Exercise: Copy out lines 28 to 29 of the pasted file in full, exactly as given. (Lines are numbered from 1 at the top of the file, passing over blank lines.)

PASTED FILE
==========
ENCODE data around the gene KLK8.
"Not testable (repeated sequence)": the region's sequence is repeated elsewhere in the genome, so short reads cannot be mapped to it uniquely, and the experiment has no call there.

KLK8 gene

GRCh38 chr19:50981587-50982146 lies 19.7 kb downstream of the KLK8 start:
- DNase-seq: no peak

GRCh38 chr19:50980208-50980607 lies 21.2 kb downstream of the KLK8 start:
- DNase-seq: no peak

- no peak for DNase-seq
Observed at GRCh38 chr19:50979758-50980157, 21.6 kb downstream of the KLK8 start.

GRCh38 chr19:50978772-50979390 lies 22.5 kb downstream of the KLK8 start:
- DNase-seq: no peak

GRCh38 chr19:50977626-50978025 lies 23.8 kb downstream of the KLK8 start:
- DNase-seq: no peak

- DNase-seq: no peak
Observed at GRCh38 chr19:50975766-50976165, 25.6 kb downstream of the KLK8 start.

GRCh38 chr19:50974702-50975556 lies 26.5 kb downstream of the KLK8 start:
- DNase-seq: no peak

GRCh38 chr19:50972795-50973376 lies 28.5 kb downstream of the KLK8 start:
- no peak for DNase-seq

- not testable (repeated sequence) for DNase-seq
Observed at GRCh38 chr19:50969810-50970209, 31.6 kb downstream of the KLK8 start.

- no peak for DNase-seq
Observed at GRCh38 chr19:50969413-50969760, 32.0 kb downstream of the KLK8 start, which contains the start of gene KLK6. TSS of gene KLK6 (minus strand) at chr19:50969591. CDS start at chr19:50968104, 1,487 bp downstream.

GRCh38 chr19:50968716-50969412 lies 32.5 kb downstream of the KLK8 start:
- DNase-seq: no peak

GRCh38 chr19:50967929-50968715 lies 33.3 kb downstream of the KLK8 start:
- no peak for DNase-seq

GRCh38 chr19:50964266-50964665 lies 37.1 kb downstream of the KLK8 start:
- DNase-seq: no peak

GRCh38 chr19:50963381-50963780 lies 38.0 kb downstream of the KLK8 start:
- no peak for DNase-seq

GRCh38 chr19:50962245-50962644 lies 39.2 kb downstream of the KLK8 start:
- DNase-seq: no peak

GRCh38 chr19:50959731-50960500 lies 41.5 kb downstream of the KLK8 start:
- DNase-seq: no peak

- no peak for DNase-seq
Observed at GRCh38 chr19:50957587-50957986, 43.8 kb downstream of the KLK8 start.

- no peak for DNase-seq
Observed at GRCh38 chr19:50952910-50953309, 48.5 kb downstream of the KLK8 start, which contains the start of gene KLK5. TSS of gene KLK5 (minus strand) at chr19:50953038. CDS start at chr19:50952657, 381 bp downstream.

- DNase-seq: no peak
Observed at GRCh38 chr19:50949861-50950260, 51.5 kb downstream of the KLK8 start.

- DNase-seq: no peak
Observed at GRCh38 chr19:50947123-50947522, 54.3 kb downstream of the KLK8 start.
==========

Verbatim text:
GRCh38 chr19:50964266-50964665 lies 37.1 kb downstream of the KLK8 start:
- DNase-seq: no peak